There are several limitations to our study. The study was conducted as an open-label trial since it was not practically possible to blind the large differences between the interventions. Furthermore, we only managed to include 98 participants. Although we present the largest randomised controlled trial to date on this subject, the rather low number of participants hampers conclusions, especially in subgroup analyses. Furthermore, the regimens for rectal bacteriotherapy and FMT differed somewhat, including number and timing of infusions and in the vancomycin-free interval before infusion (ie 12 vs 36 hours). The treatment regimens were based on existing litterature[7,8,20] and clinical experience with the two treatments when designing the study.

In addition, the majority of participants in our study were individuals with one to two recurrences of C difficile infection, making these results less applicable to patients with multiple recurrences. We screened for participants widely by identifying them from positive C difficile stool tests and used an active outreaching recruitment method, thus identifying the majority of the participants early on. Lastly, only six participants were infected with CD027. There was some indication that the rate of failure and mortality was higher for these participants, but due to the low number, we cannot explore this further.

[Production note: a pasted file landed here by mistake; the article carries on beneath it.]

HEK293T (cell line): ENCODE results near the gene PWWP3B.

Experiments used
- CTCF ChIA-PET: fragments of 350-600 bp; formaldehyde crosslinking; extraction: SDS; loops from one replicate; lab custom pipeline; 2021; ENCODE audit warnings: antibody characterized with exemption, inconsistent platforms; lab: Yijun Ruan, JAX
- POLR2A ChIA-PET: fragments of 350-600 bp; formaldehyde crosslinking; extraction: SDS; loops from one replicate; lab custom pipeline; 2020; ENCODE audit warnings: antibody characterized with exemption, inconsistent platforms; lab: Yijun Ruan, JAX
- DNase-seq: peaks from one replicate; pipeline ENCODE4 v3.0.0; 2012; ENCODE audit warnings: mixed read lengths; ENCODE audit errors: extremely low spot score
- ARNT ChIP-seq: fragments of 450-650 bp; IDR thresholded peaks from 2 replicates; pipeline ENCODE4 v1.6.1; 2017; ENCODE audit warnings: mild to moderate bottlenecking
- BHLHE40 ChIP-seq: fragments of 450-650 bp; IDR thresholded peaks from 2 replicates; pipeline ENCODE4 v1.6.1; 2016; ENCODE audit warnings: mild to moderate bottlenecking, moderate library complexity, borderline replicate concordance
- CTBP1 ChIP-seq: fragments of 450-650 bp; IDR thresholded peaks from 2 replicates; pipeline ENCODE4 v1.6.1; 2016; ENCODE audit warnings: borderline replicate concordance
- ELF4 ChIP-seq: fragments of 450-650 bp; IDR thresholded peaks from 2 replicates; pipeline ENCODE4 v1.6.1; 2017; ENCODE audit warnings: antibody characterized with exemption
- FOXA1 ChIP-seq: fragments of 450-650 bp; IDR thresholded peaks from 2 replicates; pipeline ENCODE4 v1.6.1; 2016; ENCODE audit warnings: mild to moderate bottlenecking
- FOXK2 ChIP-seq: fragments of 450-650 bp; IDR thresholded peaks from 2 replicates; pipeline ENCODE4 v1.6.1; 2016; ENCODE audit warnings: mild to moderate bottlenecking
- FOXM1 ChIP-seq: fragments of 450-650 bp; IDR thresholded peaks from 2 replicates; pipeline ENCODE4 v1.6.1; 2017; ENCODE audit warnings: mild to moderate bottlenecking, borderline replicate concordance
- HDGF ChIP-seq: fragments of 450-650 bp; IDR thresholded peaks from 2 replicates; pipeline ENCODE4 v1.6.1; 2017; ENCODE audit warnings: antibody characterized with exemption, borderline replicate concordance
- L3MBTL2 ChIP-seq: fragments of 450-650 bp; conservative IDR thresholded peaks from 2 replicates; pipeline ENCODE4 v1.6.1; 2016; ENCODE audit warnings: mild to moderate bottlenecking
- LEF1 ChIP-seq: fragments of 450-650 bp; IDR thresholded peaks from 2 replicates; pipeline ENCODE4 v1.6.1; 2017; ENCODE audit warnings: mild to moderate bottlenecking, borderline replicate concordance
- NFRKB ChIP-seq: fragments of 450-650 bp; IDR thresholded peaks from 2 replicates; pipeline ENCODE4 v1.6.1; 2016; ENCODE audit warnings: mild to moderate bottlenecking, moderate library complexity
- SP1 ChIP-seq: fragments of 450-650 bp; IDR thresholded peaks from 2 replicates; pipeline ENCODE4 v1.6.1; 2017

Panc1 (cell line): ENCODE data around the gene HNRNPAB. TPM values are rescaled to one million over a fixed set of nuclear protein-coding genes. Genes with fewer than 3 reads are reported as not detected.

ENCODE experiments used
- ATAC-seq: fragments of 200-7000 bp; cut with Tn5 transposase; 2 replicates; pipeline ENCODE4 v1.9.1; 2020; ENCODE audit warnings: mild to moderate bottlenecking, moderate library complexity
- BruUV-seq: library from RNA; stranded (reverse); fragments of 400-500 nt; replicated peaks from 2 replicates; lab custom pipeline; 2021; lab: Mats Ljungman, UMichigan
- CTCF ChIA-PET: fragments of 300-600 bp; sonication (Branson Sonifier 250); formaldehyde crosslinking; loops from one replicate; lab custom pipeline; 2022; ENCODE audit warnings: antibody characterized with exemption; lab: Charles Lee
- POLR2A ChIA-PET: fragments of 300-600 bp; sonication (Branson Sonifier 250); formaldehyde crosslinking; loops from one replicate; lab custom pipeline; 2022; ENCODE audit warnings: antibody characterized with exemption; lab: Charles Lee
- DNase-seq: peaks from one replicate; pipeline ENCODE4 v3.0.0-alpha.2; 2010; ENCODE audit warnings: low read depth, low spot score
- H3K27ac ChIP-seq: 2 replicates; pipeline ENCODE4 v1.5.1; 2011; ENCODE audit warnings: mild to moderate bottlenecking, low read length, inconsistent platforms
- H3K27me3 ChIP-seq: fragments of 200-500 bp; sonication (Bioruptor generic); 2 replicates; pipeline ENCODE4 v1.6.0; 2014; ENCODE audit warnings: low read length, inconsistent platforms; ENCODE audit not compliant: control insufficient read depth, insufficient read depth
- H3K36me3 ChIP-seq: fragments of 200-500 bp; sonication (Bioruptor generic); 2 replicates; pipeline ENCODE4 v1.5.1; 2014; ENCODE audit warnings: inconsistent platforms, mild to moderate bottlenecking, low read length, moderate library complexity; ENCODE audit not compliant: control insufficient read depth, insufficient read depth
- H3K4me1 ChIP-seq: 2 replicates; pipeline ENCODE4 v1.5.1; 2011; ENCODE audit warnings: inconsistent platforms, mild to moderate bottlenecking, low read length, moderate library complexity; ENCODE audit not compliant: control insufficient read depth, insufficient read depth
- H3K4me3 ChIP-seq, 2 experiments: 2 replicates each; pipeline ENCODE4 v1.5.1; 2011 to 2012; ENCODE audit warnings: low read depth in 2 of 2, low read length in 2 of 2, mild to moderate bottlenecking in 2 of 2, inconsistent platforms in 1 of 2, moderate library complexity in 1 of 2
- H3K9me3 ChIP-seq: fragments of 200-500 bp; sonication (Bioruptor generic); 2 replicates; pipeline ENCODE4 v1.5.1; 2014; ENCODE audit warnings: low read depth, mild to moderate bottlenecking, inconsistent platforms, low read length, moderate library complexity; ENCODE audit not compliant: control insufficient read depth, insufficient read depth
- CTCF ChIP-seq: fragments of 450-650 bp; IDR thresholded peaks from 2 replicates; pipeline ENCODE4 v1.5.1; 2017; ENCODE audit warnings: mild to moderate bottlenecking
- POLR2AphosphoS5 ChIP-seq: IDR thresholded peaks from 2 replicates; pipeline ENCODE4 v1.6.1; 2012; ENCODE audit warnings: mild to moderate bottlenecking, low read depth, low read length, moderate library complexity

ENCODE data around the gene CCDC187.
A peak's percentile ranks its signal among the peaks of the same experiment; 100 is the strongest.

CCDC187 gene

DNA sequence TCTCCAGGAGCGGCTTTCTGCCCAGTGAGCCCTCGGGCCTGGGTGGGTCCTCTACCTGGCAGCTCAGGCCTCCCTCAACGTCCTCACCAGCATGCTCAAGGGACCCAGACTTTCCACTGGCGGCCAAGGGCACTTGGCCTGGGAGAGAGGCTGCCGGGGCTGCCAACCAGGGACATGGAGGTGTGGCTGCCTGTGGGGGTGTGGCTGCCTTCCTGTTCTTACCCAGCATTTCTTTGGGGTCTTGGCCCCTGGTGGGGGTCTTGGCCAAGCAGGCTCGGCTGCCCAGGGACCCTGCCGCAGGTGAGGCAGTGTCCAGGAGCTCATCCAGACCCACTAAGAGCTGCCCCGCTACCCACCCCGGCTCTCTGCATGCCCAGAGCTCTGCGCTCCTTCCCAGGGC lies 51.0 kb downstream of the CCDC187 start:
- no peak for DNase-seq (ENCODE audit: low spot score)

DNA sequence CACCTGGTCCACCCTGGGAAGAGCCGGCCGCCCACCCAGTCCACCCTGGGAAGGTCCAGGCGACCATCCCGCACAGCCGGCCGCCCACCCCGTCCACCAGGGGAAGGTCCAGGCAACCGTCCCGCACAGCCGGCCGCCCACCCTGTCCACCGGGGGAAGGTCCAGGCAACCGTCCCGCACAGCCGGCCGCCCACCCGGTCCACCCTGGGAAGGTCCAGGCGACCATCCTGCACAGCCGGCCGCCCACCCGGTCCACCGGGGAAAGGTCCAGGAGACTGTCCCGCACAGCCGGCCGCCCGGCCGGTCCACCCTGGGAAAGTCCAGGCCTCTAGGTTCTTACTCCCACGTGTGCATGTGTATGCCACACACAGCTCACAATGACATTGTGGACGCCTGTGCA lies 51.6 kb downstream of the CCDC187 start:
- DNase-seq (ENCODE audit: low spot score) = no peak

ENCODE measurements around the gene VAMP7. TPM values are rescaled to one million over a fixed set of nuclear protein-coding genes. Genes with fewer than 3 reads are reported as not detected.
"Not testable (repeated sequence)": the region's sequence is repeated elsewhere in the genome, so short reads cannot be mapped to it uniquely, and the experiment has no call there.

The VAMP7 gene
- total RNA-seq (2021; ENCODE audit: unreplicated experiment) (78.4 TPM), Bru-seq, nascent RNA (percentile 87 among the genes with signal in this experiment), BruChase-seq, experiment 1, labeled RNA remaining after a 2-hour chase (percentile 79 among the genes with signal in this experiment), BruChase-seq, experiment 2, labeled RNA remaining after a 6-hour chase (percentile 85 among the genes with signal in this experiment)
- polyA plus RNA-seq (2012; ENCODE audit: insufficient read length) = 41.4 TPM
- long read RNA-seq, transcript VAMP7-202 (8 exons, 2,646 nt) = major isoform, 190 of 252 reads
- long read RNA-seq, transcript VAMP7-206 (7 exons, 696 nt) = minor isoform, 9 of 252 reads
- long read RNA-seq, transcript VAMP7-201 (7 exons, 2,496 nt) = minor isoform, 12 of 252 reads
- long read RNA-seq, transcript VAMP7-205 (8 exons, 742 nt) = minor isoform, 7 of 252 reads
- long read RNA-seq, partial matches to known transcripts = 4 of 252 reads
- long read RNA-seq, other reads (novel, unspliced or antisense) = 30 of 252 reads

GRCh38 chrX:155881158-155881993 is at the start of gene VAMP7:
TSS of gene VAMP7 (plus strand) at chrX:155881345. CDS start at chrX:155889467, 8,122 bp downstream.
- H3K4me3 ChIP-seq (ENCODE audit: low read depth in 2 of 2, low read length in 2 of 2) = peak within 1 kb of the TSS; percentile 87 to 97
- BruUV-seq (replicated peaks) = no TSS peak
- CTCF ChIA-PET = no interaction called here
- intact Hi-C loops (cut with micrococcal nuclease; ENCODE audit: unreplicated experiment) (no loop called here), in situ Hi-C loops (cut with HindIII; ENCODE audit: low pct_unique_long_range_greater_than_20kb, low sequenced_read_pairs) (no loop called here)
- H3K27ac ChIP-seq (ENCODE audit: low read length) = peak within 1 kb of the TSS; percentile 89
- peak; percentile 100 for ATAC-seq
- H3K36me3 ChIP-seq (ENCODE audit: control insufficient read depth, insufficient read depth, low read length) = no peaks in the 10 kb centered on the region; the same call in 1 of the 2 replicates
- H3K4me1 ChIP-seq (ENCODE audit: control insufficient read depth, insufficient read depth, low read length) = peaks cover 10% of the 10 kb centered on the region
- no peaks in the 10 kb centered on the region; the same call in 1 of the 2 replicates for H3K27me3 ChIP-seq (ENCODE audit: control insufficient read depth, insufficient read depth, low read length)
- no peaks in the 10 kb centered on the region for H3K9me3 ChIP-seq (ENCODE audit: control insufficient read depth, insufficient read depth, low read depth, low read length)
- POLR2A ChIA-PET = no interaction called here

In conclusion, rectal bacteriotherapy with three infusions of a 12-strain bacterial mixture seems equal in effect to vancomycin for treating recurrent C difficile infection and a potential role for this treatment should be further investigated. However, FMT applied by enema one to three times is superior in efficacy compared with both rectal bacteriotherapy and with oral vancomycin for these patients. However, enema application sometimes calls for two infusions to yield the warranted effect. Importantly, FMT might reduce the mortality in this patient group and seems to be most beneficial at the first recurrences. These findings suggest that faecal microbiota transplantation should be a first-line treatment for individuals with recurrent C difficile infection.